Getter, Setter, Never?

Software engineering

Getter, Setter, Never?

Zvonimir Spajic

Zvonimir Spajic

What if I told you Morpheus never said “What if I told you?” I know you saw that meme a thousand times but have you actually heard him say it in the movie? You didn’t, because it didn’t happen. Darth Vader also never said “Luke, I am your father” and Captain Kirk never said, “Beam me up, Scotty”. People keep repeating these “quotes” so we assume they are true.

Cargo Cult

This phenomenon is not limited to spoken word — it afflicts human behaviors also. Since software is developed by humans (for now), we come across it in software development. It’s called cargo cult programming and Wikipedia defines it as:

“Ritual inclusion of code or program structures that serve no real purpose.”

One behavior that is widespread among developers is the creation of getters and setters. They always come together and we create them as soon as the entity is created. This is so deeply engrained in our workflow that nowadays IDEs offer to automatically generate these getters and setters for us.

But is there a reason for doing this or is it just a ritual we have accepted without stopping to wonder why?

Set the lights to off

Let’s look at the setters first. By setters I mean methods like this:

public function setName(string $name)
{
  $this->name = $name ;
}

This method clearly changes the name of the object in question. In the real world, we call this renaming. I have never heard someone say that a person has “set its name to another name”. Even if you ask the developer who wrote the method chances are they will tell you that it renames the object. So, here’s an interesting proposition for you: if renaming is what the method does, call it rename.

public function rename(string $name)
{
  $this->name = $name ;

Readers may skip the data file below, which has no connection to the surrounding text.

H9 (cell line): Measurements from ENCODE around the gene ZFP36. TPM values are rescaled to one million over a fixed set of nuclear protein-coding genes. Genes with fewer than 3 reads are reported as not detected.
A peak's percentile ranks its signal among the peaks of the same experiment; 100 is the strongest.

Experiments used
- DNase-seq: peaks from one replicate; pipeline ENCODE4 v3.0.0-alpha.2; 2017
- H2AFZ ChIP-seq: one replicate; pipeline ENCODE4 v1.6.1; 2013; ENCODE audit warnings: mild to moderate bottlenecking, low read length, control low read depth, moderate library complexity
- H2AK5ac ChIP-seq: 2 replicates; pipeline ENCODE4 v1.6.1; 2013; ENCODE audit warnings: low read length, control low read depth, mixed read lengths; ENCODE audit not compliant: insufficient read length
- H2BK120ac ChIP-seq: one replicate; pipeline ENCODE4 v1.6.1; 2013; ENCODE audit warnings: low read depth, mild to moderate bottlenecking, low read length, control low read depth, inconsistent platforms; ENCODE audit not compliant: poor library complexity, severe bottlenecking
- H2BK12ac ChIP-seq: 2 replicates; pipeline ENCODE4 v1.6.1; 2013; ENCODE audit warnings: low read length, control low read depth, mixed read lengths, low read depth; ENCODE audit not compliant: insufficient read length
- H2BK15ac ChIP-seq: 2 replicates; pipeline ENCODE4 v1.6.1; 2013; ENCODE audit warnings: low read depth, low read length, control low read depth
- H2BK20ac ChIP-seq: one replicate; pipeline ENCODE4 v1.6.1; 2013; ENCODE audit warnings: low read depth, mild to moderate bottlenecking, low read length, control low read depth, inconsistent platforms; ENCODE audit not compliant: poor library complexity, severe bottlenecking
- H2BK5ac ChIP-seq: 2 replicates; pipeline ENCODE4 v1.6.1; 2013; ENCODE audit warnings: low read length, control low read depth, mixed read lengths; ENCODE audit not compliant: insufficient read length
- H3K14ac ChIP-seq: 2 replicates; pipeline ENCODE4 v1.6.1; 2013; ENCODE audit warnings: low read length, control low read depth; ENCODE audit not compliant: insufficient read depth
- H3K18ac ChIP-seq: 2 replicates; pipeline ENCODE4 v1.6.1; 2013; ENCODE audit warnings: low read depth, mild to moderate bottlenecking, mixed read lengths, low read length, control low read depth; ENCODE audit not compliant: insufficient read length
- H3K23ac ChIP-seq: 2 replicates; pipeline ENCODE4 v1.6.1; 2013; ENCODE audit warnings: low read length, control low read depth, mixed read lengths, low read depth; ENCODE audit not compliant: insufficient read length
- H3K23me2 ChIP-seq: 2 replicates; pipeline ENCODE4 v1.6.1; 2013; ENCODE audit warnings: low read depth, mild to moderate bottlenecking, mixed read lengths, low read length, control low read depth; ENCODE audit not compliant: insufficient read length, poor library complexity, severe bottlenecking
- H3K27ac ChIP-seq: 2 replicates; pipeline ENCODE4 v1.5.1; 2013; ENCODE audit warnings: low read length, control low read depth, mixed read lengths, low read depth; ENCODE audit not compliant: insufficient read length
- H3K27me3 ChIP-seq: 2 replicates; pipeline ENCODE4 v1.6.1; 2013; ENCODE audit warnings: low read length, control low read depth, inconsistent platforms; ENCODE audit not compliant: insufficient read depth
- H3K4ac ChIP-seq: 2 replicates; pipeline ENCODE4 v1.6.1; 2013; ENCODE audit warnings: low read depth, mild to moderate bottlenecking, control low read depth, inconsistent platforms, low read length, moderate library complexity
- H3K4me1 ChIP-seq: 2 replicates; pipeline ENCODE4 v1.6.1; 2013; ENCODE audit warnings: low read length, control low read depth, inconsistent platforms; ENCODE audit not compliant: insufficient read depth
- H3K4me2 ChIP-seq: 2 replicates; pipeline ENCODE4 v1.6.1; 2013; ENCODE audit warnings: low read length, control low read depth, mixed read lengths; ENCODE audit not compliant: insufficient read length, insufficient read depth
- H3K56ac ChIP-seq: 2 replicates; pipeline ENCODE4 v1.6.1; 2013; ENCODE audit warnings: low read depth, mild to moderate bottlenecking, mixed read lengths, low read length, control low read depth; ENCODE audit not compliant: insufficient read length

}

Now our method name describes precisely what our method does and we used a domain specific word for it. The (domain) concept of renaming a user is reflected in our code. This gives developers and non-developers a common (ubiquitous) language when discussing the project.

getter setter methods

Let’s look at another example. Say we have a Subscription class with the following setter method:

public function setActive(bool $active)
{
   $this->active = $active;
}

As with the previous example, this method doesn’t clearly reflect the domain concept which is activating and deactivating a subscription. So we split it into:

public function activate()
{
     $this->active = true;
}

public function deactivate()
{
    $this->active = false;
}

Again we have expressed these concepts explicitly in our code; furthermore, there is another benefit gained by this refactoring. Having a setter method allowed the outside world to set the internal state of the Subscription object, whereas now, the Subscription object is responsible for setting its own internal state. 

Anemic vs. Rich

By having myriad setter methods on your entity, you end up with what’s called the anemic domain model.

<?php 
class User {
    public function setName(string $name)
    //...
    public function setBirthDate(DateTime $date)
    //...
    public function setAddress(Address $name)